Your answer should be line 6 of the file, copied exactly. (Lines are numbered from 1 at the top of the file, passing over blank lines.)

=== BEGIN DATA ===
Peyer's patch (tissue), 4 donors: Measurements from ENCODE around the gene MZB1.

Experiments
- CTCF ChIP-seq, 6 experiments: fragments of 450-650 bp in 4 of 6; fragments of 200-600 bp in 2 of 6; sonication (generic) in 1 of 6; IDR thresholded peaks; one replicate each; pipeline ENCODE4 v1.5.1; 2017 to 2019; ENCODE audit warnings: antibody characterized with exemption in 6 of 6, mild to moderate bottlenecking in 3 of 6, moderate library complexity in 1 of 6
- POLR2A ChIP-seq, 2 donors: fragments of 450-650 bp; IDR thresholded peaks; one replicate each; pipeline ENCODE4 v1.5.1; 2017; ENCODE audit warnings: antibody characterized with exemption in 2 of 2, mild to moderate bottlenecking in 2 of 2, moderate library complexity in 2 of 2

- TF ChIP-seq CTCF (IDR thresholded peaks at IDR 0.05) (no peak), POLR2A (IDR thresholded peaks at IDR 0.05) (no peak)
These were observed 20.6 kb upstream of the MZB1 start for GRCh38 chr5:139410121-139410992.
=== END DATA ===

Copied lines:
These were observed 20.6 kb upstream of the MZB1 start for GRCh38 chr5:139410121-139410992.